The week also showed the vast difference in competition between the Yankees, who might be World Series-bound again, and the Indians, who are among baseball’s dregs.
But the Tigers will take their four wins and run, won’t they?
Hero of the Week
MMM likes this Will Rhymes cat.
It’s too early—far too early—to determine whether Rhymes can be a serviceable, everyday second baseman. But it’s not to early to render an early, snap judgement on the kid.
MMM likes Rhymes’ range, his arm, and the fact that he appears to be a throwback to the hard-nosed, pesky middle infielder of days gone by.
Rhymes was recalled last week as a replacement for the perpetually-disabled Carlos Guillen, whose knee took a hard slide from the Yankees’ Brett Gardner on Monday night.
Rhymes rapped out four hits in Sunday’s win over the Indians, and scored three runs. Since his recall, Rhymes is 8-for-17 with five runs scored. His batting average is up to .310.
Even better is that Rhymes swings lefty, and solid-hitting middle infielders who bat left-handed aren’t aplenty.
MMM likes how Rhymes always seems to be in the middle of things—rallies, double plays, you name it.
But his time with the Tigers is still a small sampling.
If the Tigers make a splash in free agency this off-season, and pick up some offensive pieces elsewhere, maybe Rhymes can be the everyday second sacker in 2011 and beyond.
Close runners-up: the Tigers’ starters in the Cleveland series, who made the Tribe look helpless most of the weekend.
Goat of the Week
The Tigers’ bullpen’s luster keeps becoming more of a distant memory.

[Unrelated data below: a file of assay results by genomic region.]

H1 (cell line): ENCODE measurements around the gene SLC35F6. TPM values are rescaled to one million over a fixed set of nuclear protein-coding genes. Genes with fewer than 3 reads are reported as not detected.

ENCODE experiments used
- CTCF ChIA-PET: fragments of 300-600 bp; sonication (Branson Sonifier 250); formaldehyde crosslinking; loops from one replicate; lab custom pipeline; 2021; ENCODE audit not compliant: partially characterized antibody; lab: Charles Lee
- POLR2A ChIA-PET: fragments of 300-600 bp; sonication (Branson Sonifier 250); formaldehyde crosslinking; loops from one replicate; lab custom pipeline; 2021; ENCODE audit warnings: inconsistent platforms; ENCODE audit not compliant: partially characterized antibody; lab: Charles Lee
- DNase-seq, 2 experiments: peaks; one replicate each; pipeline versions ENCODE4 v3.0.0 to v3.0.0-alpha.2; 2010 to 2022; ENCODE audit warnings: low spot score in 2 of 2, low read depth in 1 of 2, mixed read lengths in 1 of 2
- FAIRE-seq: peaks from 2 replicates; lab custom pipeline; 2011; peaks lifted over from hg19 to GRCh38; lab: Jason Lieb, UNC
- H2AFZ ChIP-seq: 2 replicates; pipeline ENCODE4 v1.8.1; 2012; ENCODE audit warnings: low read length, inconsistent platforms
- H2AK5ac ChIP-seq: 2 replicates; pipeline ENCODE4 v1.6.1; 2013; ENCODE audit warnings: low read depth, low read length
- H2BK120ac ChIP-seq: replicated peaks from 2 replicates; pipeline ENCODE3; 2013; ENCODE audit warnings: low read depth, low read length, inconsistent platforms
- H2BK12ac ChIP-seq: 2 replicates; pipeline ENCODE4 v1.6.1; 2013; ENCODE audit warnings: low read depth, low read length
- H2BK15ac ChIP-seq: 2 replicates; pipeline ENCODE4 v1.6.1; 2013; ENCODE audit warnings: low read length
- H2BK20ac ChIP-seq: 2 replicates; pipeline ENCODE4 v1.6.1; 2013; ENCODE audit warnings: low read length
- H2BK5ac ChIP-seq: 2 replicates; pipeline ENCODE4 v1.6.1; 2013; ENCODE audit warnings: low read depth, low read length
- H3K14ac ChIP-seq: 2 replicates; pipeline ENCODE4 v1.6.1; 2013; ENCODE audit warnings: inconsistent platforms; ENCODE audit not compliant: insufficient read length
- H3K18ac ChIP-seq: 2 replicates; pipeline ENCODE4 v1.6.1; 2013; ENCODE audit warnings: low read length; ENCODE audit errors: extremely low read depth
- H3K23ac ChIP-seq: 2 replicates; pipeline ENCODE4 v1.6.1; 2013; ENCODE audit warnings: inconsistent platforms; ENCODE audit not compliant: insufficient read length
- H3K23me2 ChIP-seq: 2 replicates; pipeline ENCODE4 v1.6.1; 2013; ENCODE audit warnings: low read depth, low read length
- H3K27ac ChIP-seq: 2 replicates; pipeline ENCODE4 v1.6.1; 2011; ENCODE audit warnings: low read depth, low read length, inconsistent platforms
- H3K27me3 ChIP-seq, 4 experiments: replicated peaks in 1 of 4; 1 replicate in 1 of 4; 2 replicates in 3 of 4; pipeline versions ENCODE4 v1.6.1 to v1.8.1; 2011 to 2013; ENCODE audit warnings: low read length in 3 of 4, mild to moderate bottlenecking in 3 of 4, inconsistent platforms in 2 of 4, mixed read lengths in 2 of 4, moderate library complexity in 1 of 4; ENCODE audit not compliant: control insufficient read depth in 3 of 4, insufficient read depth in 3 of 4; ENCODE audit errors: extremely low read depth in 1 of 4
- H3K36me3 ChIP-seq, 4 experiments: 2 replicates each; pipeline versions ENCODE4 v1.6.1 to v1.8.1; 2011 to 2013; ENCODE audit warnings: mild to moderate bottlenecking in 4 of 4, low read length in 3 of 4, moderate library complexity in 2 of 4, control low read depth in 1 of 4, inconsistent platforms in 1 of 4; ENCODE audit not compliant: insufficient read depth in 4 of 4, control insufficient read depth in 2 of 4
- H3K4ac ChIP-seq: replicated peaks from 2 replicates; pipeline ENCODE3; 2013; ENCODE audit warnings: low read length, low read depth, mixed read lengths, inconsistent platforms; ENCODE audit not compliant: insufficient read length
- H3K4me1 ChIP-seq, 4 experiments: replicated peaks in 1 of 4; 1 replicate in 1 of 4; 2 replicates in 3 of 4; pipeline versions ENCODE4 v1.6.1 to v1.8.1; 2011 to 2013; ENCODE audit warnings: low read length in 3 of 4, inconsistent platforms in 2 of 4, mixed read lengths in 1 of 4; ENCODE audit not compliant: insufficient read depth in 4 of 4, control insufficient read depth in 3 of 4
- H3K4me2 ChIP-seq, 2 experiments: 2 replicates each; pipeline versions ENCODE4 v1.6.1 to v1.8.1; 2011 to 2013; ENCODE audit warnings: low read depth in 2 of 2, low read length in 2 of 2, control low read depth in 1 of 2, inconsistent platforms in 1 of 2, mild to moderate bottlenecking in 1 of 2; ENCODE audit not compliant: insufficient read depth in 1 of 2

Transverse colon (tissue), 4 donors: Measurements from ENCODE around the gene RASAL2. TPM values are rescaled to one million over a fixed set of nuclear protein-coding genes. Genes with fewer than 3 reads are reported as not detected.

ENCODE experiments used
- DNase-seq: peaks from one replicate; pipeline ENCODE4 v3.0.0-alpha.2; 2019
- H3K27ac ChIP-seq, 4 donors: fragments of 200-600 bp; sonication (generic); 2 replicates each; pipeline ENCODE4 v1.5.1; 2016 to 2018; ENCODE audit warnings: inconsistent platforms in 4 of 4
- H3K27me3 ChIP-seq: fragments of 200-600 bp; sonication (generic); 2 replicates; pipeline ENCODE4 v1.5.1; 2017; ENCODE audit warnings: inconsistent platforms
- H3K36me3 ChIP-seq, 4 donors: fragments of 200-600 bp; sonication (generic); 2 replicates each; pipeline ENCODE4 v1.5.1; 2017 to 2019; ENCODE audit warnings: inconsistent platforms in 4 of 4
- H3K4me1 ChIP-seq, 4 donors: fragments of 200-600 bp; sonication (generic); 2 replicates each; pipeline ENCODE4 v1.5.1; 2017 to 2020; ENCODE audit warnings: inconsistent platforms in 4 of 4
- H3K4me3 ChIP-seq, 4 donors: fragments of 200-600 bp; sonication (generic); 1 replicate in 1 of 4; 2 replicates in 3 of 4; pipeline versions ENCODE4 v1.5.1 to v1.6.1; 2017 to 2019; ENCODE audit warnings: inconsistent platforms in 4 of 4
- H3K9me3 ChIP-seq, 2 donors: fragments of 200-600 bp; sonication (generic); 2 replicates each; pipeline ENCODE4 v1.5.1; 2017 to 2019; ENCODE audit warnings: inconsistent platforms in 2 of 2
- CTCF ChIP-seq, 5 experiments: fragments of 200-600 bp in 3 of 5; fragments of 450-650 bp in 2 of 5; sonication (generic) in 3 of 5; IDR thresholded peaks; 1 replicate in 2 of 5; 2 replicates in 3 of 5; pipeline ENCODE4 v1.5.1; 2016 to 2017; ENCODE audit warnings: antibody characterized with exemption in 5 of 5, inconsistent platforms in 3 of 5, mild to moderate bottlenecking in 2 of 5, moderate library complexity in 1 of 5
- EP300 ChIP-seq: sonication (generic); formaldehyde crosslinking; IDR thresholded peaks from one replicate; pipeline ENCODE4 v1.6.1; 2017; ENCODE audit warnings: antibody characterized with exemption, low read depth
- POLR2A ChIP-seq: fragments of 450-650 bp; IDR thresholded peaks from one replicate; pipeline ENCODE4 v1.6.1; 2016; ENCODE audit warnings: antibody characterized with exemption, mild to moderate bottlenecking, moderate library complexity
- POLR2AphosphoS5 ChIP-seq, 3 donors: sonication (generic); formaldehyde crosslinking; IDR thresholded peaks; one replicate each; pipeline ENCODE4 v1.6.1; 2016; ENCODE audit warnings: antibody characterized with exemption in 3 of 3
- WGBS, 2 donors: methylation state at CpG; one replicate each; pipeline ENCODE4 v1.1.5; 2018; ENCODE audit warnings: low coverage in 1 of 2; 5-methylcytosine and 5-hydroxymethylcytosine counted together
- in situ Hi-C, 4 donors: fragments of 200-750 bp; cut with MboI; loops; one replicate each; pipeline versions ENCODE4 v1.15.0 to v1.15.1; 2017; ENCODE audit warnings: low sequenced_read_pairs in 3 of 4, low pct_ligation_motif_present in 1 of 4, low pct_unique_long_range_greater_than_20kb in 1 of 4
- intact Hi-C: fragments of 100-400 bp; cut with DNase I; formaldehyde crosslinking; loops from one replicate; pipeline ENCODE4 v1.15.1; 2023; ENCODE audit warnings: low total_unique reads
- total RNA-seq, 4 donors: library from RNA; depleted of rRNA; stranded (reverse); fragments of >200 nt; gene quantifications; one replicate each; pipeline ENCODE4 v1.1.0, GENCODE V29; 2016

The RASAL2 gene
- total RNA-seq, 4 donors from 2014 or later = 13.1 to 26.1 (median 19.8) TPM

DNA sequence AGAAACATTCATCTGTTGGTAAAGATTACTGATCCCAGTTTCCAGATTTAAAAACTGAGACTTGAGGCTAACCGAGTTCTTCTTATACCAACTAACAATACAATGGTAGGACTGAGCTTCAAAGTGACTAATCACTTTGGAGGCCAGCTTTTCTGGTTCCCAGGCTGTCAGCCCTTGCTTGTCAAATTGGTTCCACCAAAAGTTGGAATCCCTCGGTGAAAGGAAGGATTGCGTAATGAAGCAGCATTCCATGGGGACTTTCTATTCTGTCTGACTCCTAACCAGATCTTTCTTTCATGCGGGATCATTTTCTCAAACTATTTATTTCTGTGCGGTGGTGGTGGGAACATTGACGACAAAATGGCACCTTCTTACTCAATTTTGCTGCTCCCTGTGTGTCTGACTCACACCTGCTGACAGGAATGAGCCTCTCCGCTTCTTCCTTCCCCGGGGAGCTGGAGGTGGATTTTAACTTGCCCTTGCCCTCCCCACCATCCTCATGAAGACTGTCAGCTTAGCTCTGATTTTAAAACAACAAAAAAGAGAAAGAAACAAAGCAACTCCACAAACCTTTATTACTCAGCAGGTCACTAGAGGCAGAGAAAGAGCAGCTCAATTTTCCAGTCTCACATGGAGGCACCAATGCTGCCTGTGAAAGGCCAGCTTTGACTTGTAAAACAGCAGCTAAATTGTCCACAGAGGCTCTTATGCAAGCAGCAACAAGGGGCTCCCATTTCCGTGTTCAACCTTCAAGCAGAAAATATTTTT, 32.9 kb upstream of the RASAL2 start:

With the exception of solid and steady Phil Coke, the relief corps has been as guilty as any for the team’s freefall after the All-Star break. Leads have been lost and close games have turned into laughers, thanks to the guys in the pen.
It didn’t manifest itself against the Indians, but it sure did in New York, and that was just a continuation of a nasty trend that’s more than 30 days old.
MMM has been cranky with the bullpen for a few weeks, and this time it lands them as Goats of the Week.
Upcoming: Royals and Blue Jays
Things never seem to go according to plan when the Tigers play the Royals, whether it’s in Detroit or in Missouri.
The Royals have a knack for taking series from the Tigers when you least expect it, and when the timing couldn’t be worse.
Nothing is really all that crucial now, because the Tigers are out of playoff contention. Still, it would be nice to take 2-of-3 heading into Toronto—especially since the Tigers won’t see Comerica Park again until Labor Day.
If the Blue Jays were a boxer, they’d be a slugger with no finesse. Their ballgames are like Marvin Hagler-Tommy Hearns battles.
The Blue Jays like to pound you into submission, slamming home runs at a dizzying pace. If you like four-baggers, the Blue Jays might be the most exciting team in baseball. Earl Weaver, who just turned 80, would love to manage them.
The Tigers don’t play on artificial surfaces too much, and they’re not really designed for such an environment. Yet they would be best served avoiding a slugfest with the Jays, whose entire lineup, just about, can take you deep.